Healthcare professionals know better than anyone that life can be stressful. Balancing the demands of work, family and community life can at times be daunting, but it can be done.
Dr. Eric Lindstrom, president of the Mississippi State Medical Association (MSMA), says managing his time effectively is important for him to maintain that crucial balance.
“Being able to keep up with my practice and do things like I’ve done this year as president can be a challenge,” he said. “The legislative session was a strain because I had to be in Jackson a lot. Often we had to re-schedule patients, and that’s tricky. I’ve been working Saturdays, which I haven’t done in a long time.”
A Laurel ophthalmologist for more than 30 years, Lindstrom says he doesn’t have medical emergencies or have patients dying on him as some physicians do. Still, he feels demands on his time and efforts. He is committed to exercise and enjoys flying his airplane because these things take his mind off work. He also loves to ski and goes on skiing trips with his family, and is involved in his church — all things that help him cope with a busy life.
“I think doing something totally different from professional duties is the key to keeping a good balance,” he said. “For me, it’s singing in a men’s gospel quartet. It’s a wonderful thing and different from what I do every day.”
For Paula Ward, the past year and a half have brought a double dip of stress. Hurricane Katrina forced her to leave New Orleans where her home was spared, but the Tenet Hospital where she worked was destroyed and did not re-open. She felt fortunate to go to work at Wesley Medical Center in Hattiesburg as director of laboratory services just as her extended paychecks from New Orleans were ending.
“Coming to Hattiesburg was more like coming home. We had talked about it before Katrina,” she said. “I grew up in Stringer, Miss., and went to school at the University of Southern Mississippi.”
Ward has 35 people working for her in the Wesley lab, cares for her elderly mother, and is re-modeling a home in Hattiesburg. Her husband recently stopped his daily commute to New Orleans and found employment in Hattiesburg, too.
“Our priorities are changing, and we’ve re-evaluated what’s important to us,” she says. “Sometimes I say that my life is like trying to pin Jell-O to the wall, and I have to talk to myself and re-group.”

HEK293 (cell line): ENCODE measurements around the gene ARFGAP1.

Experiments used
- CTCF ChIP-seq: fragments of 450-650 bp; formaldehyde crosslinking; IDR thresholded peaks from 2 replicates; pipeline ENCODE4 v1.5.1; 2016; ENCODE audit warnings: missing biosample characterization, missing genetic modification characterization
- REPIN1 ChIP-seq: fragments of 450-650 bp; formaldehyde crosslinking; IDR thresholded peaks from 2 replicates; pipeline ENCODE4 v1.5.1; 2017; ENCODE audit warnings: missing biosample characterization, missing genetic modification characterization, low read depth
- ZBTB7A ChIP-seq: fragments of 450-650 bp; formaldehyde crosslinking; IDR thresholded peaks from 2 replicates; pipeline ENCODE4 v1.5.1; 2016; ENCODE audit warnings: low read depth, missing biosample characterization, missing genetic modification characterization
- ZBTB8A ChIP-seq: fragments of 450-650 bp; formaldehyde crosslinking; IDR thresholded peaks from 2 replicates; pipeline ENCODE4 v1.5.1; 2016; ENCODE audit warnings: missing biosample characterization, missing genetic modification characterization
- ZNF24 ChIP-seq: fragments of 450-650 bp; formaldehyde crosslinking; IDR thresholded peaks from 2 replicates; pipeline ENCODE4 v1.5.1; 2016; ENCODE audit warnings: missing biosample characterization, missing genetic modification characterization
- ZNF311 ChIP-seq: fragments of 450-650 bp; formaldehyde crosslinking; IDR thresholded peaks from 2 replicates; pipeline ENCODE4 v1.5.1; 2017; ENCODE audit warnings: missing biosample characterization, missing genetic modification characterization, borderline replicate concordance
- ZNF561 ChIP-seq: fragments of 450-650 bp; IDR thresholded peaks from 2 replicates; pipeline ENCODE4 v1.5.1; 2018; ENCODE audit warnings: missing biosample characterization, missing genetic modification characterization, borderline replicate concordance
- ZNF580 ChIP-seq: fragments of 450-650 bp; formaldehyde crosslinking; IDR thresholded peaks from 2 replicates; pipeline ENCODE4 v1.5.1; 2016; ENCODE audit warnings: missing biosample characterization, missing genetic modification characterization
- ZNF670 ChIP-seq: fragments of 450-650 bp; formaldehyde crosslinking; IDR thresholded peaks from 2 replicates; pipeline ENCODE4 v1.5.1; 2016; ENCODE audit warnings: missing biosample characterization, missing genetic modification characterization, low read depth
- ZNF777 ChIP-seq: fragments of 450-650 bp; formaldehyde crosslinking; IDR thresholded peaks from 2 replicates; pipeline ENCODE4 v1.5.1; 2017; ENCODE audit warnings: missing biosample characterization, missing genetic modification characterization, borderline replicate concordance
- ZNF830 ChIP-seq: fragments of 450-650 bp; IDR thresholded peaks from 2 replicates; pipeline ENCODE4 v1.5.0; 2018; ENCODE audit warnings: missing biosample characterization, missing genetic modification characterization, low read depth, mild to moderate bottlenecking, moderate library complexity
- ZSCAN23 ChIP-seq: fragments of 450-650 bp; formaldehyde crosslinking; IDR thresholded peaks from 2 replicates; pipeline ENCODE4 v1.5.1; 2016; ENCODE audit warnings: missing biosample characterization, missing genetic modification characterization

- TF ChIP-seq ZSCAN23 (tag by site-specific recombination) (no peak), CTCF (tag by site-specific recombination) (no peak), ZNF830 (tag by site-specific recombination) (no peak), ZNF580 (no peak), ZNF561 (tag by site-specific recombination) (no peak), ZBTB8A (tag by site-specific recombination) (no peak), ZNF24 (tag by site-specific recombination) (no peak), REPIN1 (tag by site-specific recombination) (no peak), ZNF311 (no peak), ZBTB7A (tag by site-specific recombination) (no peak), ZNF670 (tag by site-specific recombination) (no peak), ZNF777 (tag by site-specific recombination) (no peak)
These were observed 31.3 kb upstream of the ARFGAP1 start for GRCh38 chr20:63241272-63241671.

Ward considers herself a well-organized person and likes setting priorities to help her know what she needs to accomplish to be happy. “Sometimes I leave myself out and I get burned out,” she said. “When that happens, I must renew my spirit and energy.”
Relaxation helps, too, and for that she likes to play the piano and read. However, reading is currently taking a back seat to decorating her new home.
The president-elect of MSMA, Dr. Dwalia S. South, is a firm believer in avoiding physician burnout. A family practitioner in Ripley, she says the phenomenon is commonplace but often ignored.
“If burnout simply killed us that would be one thing. We’d be dead and done with it,” she says. “But, far worse than that, it can make your life as a physician a hell on earth. There is so much more to be lost than just your life.”
South says there is much to lose from burnout. “Unacknowledged and untreated burnout can cost us our relationships with colleagues and partners in business, friends and family and that wonderful soul mate that is your spouse,” she said. “It impairs the physician-patient relationship tremendously, and you can lose the very thing that enables you to make a livelihood — your license to practice medicine.”
She feels that the more advanced healthcare technology becomes the less in touch physicians are with patients and themselves. “Modern-day medicine has been relegated to the role of a commodity, to be haggled over, bought, sold and dispensed by the cheapest and fastest ‘provider’ in the area, the lowest bidder if you will,” she said.
As part of a busy practice in a rural part of the state, South has developed ways to maintain balance in her life and fight burnout. She shares these with her fellow healthcare professionals.
“We all must hold steadfast to each other and help our brother physicians,” she said. “And, we have to learn to rest. That is so hard for us because we all think we’re Supermen, but even Superman had kryptonite to watch out for. And, even the Great Physician did not feel the need to respond to every need.”
Contact MBJ contributing Lynn Lofton at firstname.lastname@example.org.